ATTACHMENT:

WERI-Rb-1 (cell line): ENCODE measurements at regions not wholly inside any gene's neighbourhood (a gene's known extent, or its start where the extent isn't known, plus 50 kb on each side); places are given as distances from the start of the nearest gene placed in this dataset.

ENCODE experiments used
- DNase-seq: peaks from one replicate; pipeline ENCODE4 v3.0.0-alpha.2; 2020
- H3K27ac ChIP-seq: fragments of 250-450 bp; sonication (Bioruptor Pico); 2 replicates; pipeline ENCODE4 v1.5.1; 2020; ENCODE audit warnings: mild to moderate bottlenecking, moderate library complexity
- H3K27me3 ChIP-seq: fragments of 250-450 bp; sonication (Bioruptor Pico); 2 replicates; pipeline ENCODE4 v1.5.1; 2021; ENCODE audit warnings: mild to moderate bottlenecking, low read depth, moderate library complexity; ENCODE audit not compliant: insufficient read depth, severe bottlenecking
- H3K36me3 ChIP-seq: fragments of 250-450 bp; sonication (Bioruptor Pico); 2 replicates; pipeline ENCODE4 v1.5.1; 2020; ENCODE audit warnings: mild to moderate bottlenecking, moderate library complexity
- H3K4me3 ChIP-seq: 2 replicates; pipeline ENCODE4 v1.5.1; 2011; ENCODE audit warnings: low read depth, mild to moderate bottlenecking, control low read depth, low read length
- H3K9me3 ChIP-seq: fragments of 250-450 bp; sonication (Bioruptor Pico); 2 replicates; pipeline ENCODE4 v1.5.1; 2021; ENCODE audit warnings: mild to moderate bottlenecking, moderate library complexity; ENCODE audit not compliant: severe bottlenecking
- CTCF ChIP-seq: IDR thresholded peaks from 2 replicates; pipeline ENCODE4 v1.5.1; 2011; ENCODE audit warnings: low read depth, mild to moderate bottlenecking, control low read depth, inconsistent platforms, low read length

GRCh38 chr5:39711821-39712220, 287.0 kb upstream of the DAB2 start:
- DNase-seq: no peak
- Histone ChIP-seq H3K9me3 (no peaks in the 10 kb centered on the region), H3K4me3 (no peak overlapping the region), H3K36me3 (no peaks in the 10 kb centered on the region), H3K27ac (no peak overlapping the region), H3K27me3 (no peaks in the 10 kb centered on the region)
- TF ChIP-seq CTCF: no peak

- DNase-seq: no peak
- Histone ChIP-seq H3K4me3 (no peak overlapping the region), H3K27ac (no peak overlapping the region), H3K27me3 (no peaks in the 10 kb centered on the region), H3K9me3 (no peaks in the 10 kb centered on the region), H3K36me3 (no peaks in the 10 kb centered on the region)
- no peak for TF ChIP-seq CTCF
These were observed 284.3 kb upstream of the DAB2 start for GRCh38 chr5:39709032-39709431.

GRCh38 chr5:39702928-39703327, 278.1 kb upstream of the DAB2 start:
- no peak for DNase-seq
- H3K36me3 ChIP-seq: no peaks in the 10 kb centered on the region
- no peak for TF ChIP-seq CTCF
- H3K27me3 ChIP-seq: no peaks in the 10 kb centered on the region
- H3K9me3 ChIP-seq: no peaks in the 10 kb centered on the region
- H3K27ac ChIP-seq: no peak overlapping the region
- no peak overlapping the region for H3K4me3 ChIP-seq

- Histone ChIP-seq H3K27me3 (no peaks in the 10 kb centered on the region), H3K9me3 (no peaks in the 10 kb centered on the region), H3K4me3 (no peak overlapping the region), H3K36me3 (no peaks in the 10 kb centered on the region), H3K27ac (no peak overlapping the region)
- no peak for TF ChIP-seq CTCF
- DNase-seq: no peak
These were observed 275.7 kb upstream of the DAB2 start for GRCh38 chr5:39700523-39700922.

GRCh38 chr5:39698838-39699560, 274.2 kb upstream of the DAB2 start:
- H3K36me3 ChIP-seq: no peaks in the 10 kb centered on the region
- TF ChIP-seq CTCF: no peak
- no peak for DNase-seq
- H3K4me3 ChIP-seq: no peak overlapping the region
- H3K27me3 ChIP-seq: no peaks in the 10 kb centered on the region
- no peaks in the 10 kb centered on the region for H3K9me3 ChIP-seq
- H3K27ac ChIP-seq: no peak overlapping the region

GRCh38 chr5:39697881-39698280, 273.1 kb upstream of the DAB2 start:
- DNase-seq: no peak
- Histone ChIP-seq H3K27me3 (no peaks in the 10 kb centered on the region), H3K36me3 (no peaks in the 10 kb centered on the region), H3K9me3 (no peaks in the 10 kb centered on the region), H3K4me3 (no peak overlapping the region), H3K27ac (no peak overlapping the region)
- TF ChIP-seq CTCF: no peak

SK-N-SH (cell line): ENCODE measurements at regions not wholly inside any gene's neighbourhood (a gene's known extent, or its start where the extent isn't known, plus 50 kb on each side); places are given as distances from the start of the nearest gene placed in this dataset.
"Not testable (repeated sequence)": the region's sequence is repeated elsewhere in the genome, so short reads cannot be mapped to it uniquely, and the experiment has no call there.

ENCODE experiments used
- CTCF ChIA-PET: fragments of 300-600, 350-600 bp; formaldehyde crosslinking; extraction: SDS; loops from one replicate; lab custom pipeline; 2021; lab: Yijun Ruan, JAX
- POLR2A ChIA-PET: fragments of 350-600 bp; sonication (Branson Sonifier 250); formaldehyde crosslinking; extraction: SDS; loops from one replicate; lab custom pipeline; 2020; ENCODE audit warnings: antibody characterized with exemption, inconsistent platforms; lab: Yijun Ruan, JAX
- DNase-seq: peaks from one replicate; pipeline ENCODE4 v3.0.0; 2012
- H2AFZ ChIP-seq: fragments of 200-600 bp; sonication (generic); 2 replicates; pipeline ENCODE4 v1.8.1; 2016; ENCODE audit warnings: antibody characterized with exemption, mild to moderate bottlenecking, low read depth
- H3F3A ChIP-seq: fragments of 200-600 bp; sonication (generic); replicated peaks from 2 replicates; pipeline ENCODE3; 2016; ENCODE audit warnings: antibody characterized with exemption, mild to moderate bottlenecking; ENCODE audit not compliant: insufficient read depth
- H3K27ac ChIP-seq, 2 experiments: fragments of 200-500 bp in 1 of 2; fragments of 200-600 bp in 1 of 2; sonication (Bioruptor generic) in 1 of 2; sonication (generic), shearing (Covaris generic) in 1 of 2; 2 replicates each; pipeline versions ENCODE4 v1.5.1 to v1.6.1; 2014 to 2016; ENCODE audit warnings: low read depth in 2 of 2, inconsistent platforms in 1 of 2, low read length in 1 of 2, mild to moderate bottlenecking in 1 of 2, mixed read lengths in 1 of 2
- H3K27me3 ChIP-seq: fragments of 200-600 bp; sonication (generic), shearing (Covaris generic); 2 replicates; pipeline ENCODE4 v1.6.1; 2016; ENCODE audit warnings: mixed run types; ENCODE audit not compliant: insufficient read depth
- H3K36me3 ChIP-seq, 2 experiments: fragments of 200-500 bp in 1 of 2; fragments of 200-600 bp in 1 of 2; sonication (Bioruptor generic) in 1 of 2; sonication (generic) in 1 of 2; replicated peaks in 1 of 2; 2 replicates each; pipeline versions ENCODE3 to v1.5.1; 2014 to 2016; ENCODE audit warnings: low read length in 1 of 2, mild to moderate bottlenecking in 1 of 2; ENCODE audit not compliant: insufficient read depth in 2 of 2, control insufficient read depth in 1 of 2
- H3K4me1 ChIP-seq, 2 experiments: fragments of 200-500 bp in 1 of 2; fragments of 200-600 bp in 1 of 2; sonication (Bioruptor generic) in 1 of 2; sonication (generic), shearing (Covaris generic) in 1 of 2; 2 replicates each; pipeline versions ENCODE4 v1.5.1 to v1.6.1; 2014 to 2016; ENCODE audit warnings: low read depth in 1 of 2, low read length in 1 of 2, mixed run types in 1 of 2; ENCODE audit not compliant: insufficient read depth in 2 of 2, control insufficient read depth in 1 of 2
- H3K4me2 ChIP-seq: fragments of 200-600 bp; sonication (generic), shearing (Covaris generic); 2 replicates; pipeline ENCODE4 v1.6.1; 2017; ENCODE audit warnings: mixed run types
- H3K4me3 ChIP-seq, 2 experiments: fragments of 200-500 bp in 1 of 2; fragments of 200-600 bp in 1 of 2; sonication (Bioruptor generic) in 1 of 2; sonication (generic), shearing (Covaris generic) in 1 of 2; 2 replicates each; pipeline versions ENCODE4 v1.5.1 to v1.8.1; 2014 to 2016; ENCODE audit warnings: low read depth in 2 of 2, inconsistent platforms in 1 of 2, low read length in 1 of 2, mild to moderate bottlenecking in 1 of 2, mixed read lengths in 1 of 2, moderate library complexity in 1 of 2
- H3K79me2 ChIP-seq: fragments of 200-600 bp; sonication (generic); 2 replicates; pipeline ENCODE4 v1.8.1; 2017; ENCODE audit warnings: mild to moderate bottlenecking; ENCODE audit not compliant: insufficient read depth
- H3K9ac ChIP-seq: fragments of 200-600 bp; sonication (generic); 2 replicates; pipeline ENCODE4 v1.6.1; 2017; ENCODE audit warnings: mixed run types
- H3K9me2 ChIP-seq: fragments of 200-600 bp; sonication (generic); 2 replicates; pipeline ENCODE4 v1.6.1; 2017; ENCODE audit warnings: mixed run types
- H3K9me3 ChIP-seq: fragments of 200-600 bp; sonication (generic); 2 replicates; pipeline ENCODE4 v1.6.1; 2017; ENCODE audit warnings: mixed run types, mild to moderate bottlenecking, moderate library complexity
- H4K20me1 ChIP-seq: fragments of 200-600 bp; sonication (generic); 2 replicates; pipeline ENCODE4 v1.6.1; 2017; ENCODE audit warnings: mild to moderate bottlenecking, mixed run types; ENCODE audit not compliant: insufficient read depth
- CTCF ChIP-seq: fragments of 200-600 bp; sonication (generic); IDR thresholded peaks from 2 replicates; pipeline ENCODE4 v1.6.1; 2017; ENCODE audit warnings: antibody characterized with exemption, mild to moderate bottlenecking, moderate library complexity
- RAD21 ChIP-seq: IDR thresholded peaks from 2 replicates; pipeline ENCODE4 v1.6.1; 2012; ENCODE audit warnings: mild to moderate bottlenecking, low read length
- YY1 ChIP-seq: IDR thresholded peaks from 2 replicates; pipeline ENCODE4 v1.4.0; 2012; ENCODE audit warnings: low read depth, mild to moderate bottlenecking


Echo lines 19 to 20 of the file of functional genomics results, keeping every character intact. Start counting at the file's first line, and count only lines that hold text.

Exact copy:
- no peak for DNase-seq
- H3K36me3 ChIP-seq: no peaks in the 10 kb centered on the region